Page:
Have you ever felt like the bottom has just dropped out of your life? Have you ever felt like you were just hanging on by a thread, because things had become so incredibly difficult? What does God tell us we should do when we are suffering, when we are in trouble?
We find the answer in James 5: we should pray. Why? It just may be that God will remove your problems because of your prayer. By simply bringing your circumstances before the Lord and acknowledging your need and dependence on Him, God can lift that problem you are presently facing.
That is not to say that God will always take our suffering or troubles away. But even then, prayer gives us the grace we need to endure our troubles and grow closer to God.
I find it interesting that James, in the midst of addressing this very important subject of prayer, cites the example of a righteous man greatly admired by his readers and says,
Elijah was a man with a nature like ours, and he prayed earnestly that it would not rain; and it did not rain on the land for three years and six months. And he prayed again, and the heaven gave rain, and the earth produced its fruit. (James 5:17–18 NKJV)
The prophet Elijah was known for his special acts of courage and dramatic miracles. When we think of him, we recall his outrunning chariots, raising the dead, and resting in the wilderness while ravens dropped off his food. We read about him calling fire down from heaven and stopping the rain with his prayers.
It is hard for us to think of a man like that as human. He seems superhuman. Yet James points out Elijah, one of the most dramatic of the prophets, and says that he was someone like us.
What we forget is that the same Elijah who called fire from heaven in that great contest with the prophets of Baal on Mt Carmel is the same Elijah who ran for his life when he heard that Queen Jezebel wanted him killed. He prayed, "It is enough. Now Lord, take my life..." (1 Kings 19:4 NKJV). He was a man just like us — a man subject to like passions, a man with the same vulnerabilities. If a man like that, with his weaknesses, could still muster up the faith to believe God for great things, then surely we could do the same.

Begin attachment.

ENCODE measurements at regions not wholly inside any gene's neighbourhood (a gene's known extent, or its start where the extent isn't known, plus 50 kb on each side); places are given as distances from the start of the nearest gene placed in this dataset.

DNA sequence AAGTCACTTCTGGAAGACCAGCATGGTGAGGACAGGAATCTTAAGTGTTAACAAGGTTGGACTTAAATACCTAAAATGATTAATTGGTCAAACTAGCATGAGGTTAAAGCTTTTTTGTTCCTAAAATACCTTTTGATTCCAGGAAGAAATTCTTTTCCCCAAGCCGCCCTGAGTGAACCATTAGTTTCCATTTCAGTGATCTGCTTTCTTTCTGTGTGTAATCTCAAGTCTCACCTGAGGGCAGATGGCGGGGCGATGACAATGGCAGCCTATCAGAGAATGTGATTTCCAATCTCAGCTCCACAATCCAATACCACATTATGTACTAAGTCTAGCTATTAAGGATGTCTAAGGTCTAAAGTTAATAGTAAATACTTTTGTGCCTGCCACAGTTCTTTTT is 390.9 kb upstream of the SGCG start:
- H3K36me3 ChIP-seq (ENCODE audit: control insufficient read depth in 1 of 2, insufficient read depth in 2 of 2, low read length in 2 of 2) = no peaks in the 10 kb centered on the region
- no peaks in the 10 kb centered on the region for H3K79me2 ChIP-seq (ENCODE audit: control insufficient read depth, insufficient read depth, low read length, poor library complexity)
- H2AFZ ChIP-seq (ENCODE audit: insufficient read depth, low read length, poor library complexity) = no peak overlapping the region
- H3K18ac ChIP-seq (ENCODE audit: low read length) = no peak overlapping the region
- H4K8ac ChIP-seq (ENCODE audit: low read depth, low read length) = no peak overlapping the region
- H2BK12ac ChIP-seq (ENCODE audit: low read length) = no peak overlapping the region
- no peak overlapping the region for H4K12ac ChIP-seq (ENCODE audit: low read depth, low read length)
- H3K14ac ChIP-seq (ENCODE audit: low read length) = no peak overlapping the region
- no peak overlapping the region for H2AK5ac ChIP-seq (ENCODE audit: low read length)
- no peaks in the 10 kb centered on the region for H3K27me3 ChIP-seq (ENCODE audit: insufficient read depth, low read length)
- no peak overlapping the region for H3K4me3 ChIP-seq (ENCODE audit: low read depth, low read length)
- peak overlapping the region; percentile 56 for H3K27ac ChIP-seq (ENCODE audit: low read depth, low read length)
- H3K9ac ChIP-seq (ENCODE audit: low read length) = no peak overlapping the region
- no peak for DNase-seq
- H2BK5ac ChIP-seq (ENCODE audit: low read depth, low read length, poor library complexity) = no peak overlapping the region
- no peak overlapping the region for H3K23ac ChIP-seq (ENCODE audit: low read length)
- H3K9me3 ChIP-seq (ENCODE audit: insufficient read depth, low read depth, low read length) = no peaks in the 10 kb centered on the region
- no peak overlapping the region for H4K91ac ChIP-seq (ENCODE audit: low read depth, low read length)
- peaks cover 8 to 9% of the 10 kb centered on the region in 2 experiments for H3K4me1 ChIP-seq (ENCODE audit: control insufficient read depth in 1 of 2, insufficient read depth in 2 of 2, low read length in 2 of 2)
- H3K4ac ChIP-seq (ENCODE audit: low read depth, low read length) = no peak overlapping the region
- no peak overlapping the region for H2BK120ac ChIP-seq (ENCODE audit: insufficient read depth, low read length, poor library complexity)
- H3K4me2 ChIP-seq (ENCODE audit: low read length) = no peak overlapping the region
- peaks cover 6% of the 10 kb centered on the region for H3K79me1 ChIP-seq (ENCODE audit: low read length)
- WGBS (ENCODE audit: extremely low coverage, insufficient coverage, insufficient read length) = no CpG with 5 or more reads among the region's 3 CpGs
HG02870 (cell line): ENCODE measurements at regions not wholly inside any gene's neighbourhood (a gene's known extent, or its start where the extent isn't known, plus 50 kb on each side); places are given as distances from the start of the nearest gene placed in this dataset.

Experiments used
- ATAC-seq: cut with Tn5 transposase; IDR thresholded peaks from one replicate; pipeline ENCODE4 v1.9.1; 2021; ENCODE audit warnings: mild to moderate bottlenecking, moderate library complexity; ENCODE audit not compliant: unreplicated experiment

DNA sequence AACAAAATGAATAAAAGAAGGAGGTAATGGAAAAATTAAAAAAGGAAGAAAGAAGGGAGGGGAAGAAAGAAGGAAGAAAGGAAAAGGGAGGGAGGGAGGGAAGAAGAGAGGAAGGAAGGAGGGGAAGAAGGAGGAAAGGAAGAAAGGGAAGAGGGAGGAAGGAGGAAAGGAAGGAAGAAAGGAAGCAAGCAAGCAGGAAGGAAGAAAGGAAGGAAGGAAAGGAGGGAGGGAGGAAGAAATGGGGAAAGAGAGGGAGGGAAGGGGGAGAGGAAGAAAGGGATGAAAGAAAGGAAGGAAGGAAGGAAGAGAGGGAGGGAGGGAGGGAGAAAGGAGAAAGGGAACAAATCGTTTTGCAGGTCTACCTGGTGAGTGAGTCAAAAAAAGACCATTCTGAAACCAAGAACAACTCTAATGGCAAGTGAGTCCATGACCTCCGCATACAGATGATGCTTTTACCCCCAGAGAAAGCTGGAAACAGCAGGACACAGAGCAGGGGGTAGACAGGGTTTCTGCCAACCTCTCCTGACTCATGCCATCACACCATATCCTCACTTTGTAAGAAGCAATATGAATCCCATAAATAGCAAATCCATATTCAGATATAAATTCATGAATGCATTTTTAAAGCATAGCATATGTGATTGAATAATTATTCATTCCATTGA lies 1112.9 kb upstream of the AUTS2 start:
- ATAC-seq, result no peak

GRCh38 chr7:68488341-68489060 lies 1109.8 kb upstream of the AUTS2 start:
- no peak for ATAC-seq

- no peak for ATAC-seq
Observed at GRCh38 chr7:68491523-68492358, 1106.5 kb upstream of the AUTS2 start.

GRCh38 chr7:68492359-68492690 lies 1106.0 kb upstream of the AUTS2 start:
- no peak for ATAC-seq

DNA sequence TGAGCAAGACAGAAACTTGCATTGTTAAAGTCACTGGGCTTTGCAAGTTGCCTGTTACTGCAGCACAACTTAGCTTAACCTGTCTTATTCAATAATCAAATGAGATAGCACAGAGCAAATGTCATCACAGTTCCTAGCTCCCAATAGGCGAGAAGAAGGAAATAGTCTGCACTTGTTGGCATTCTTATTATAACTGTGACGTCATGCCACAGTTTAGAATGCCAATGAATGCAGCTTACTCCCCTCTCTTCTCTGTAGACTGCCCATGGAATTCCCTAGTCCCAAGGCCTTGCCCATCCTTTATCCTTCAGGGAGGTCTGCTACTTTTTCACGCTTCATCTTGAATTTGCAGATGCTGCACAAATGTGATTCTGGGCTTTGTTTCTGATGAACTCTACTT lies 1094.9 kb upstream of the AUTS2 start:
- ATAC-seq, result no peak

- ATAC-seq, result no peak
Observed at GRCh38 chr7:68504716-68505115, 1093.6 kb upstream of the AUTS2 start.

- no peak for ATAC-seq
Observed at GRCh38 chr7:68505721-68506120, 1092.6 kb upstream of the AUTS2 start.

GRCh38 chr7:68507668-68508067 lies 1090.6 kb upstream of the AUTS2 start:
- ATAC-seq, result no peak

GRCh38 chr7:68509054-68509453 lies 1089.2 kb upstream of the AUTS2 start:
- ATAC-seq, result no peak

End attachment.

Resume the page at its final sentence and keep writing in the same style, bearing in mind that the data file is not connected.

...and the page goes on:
James tells us that Elijah "prayed earnestly that it would not rain" (5:17 NKJV). Now, Elijah's prayer was not some laid-back request. He didn't say, "God, I don't know. It would be kind of nice to have some rain." He put his heart into it. He passionately poured out his heart to heaven.
It says in 1 Kings that Elijah "bowed down on the ground, and put his face between his knees" (18:42 NKJV). Elijah poured himself into it. He prayed with fervor.
A servant came and said, "There is a cloud out there about the size of a man's hand." That is a pretty small cloud. Elijah kept praying. The cloud grew, and soon it began to rain. God answered, and still, Elijah kept praying and praying. Soon it was El Niño time. Yet Elijah didn't give up.
We need to remember to do the same. Sometimes we will be praying and we'll see a partial answer — a cloud the size of a man's hand, so to speak. Maybe you are praying for someone who is closed to the gospel. Then you begin to see a little openness here and there. Or maybe you are praying for someone to be healed. The person you're praying for gets a little better, but not completely better. Maybe you're praying for provision. You have received some of that provision, but not all.
Don't give up. Keep praying. That little cloud may grow. That answer may come in God's timing. Pray with fervor. Pray with passion.
Much of our prayer has no power in it because there is no heart in it. If we put so little heart into prayer, then how can we expect God to put much heart into answering? We need to truly pray.
Rather than offering up some casual, God-save-the-earth-amen kind of prayer, we need to pray specifically. We need to pray fervently. We need to pray continually. Don't give up, James is saying. Pray with energy. Put your heart into it. That is what really matters.